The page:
Helicopters and artillery needed for retaliation

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The Independent Online
IF UN troops, including members of the 2,400-strong British force in Bosnia, come under fire in retaliation for air operations against the Serbs they will need to respond quickly and effectively. They will also require artillery and helicopters and a change in rules of engagement and command procedures.

The troops are well equipped to respond to any Serbian fire, although it is likely they would be sent longer-range weapons. The reinforced battalion group took its usual complement of mortars and Milan anti- tank missiles to Bosnia, although the 9th/12th Lancers left behind their longer- range Striker missile launch vehicles.

To respond quickly to incoming fire they might be augmented with artillery - probably 105mm light guns which can be transported by helicopters - and radars to determine the position of Serbian mortars and artillery.

The multinational Nato HQ at Kiseljak has been working on plans to add helicopters to the forces for some time. Although helicopters are vulnerable to ground fire, they could operate along the same routes as the ground convoys and would give UN forces a decisive advantage. However, they are weather-limited: in the mist and blizzards of the Bosnian mountains they can operate only for some of the time.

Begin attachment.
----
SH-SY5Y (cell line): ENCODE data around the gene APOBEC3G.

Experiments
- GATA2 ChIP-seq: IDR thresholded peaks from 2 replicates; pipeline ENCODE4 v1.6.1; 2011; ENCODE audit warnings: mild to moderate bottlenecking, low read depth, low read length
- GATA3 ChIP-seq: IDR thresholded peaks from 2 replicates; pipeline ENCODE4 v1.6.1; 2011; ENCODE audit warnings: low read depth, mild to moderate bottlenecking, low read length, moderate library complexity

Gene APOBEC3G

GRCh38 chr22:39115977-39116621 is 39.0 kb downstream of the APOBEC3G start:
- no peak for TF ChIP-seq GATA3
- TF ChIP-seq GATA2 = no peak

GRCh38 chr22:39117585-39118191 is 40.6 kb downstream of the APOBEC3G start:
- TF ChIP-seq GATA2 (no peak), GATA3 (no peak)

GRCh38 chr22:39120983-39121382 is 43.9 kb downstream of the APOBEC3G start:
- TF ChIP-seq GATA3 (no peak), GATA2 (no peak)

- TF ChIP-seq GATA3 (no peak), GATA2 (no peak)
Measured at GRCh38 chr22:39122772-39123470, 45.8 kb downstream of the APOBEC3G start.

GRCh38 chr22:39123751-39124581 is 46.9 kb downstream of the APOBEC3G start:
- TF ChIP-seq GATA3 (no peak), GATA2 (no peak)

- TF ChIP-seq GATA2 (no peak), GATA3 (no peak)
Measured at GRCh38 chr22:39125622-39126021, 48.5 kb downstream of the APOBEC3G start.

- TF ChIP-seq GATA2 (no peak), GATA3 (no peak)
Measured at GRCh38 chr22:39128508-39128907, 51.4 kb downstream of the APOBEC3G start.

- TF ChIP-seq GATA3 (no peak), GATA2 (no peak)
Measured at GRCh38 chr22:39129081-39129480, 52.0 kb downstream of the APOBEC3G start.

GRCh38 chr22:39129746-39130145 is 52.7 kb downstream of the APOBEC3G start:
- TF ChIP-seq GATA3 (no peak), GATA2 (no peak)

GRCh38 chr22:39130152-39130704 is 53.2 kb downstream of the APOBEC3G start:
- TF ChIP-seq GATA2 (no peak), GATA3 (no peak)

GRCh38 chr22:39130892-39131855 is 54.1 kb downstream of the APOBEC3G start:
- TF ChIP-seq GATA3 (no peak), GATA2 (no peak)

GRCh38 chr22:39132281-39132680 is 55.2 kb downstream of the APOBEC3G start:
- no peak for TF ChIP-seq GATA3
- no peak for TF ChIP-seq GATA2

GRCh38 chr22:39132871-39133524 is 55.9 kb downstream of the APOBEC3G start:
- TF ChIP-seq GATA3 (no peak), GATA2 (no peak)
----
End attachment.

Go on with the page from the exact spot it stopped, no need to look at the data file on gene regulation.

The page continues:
The UN staff have been attempting to negotiate safe passage for helicopters, but in the event of full-scale fighting the value of helicopters is likely to outweigh concerns for their safety.

The British have 900 troops at Vitez and 650 at Tomislavgrad, both fairly close to Serbian positions. The British force centres on 45 Warrior infantry fighting vehicles and 20 Scimitar light tanks plus numerous armoured personnel carriers and engineer vehicles: a huge force by the standards of the Bosnian civil war.

The air power which could be available to UN forces would increase their military superiority exponentially. The US has provided air transport to move British troops and US officers at Kiseljak have quietly masterminded plans for air movements, but by enforcing the air exclusion zone the US could play a more prominent part without committing ground troops.

The US Navy has the carrier John F Kennedy in the area, with 80 combat aircraft aboard.

RAF sources last night said they had no indication that Britain would be expected to provide aircraft to enforce the ban on Serbian flights imposed by UN Resolution 781 in October. Italian Air Force planes or US carrier-borne aircraft are the most likely instruments for enforcing the zone.

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